• Remove ads and vote on which petitions are displayed to millions of people.

Our Guarantee:

Cancel your subscription for any reason within 7 days and we’ll refund 100% of your money, as long as you’re a first time member.

Frequently Asked Questions:

How are the animal shelter meals donated?

We donate shelter meals through Rescue Bank because they research all shelters, maintain equitable distribution, and track the meals from their facilities all the way to the rescue groups. This ensures that the donation will be utilized in the most efficient and impacting way.

Why don’t we just donate meals without providing any perks like the Meal Wheel?

We’ve been at this since 2008 and have learned that to really make a difference, we need to get people excited and engaged. Our mission is a serious one, but our methods are playful and educational. We’re serious about doing good, but also want to make it fun.

Who are we?

We are a family of sites that works to protect animals, the environment, and more. Our sites include and We’ve been at this for over a decade and are dedicated to protecting and defending animals and the environment. If we can have some fun and improve the world, then we’re accomplishing our goal!

Try Premium!

We’ve Been Doing This for Over a Decade and Others Have Taken Notice:

7 Day Guarantee!


“Thank you SO much for the premium feature of being able to sign multiple petitions with one click. Many of us go for hours at a time signing each and every petition and crying as we read them. I have often wished for a way to sign my name on every petition because I passionately support them and they all need our voice. This is the best thing – thank you very much!” -Karilyn K., Premium Member

“This is just the most amazing wonderful service that makes me so happy! To be able to feed shelter pets is just the greatest feeling. Thanks again for this, and for all you do for the most innocent and helpless among us, the animals. I’m lovestruck.” Sandra Z., Premium Member

“I love the upgrade option and I am so glad I did enables me to stand with you and many others to fight for the justice these precious souls deserve! We are their voice!!!! And....I adore helping to feed them as well! The spin the wheel game is fun....and I like doing it everyday to help! Keep up the wonderful work....and I know....every click makes a difference!” Dorothy B., Premium Member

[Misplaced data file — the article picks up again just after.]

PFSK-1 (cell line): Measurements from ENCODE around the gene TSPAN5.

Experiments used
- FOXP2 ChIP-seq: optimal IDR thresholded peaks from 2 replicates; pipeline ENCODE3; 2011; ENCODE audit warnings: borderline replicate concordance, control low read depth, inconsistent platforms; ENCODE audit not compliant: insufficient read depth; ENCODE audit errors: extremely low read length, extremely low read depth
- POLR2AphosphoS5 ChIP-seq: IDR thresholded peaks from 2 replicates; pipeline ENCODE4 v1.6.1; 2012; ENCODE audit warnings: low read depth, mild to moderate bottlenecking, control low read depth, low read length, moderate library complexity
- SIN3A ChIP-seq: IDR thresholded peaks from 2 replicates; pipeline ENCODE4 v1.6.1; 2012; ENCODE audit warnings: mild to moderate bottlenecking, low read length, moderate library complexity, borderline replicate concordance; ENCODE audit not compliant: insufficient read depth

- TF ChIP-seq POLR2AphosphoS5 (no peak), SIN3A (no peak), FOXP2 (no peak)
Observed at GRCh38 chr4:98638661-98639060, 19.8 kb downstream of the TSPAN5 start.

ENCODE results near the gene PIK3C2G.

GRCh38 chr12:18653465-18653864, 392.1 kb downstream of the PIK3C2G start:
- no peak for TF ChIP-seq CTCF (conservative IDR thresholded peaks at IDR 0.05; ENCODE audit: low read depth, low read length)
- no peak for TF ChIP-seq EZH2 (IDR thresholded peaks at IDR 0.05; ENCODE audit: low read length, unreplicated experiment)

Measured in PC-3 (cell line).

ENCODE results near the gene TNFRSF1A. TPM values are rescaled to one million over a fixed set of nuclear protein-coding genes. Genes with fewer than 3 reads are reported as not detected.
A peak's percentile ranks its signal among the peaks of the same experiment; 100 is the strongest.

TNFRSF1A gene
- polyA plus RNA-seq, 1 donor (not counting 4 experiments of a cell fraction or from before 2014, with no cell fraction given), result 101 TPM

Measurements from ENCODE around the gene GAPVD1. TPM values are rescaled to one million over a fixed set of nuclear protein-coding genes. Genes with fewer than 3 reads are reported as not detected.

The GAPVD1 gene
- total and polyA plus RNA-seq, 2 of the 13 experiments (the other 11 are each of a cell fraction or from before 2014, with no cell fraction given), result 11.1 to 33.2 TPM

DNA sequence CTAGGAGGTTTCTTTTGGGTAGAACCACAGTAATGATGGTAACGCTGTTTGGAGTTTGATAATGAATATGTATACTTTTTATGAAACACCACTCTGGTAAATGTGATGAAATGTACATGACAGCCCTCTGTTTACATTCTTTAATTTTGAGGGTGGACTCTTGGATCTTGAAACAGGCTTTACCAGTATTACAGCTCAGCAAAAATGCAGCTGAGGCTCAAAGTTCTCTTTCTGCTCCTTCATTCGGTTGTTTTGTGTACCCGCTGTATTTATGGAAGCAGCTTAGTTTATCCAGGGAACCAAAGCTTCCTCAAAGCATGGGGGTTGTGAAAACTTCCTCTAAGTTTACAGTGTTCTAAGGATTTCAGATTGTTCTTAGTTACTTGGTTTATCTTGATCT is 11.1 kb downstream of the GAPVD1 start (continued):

“I am so excited to become a Premium Member and to have one-click signing, as I was spending countless hours signing petitions...not that I mind doing it, but my goodness, there sure are a lot of them. I always hope that my signature somehow helps, because these people that abuse/torture animals, need to be put away. As you can tell, that is my passion, I have such a heart for animals, and I want to be their voice.” Darlene R., Premium Member

“Thank you so much! I love being a premium member and spinning that wheel every day, especially when I land on 4 or, best of all, 5 meals. Thank you for all you do, we are all so grateful for you.” Sandy T., Premium Member

“With deepest Aloha, You have no idea how grateful I am for you!” Jan L., Premium Member

“Thank you for the Premium Membership option. I really appreciate that I can sign multiple petitions with one click. It's great! Thank you for the work you do.” Ashley H., Premium Member

“I absolutely love the Educational Series!” Yvonne L., Premium Member

"I am a premium member and religiously sign every petition. THANK YOU for this platform. I also vote for the petition nearest my heart, sometimes voting globally, sometimes I am caught by an individual animal's plight. What gives me great pleasure is noting that almost always, the percentages have no more than a 6-7% spread. It means that, overall, everyone cares about all of the petitions ALMOST EQUALLY! LOL, I also spin that wheel, and when I get 4 or 5 meals, I dance around the room! I have long maintained that what someone does to a helpless animal, they will do to a weaker human if they think that they can get away with it. Those who abuse, no matter how many legs their victims have, should be punished to the fullest extent of the law." Rebecca E., Premium Member

"I LOVE LOVE LOVE my Premium Membership! Everything and anything I can do to help animals and contribute to justice in the world makes me very happy!" Jan L., Premium Member

"Thank you, I love what you do. My friends and I love the membership because we can sign so many more petitions that we may never had heard of. Keep up the good work." Virginia G., Premium Member

Still have questions? Email us:

[easy-social-share buttons=”facebook,mail” morebutton=”1″ counters=0 fullwidth=”yes” query=”yes”]
Nick Engelfried Writes About Animals, the Environment, and Conservation for the ForceChange network

Skip to toolbar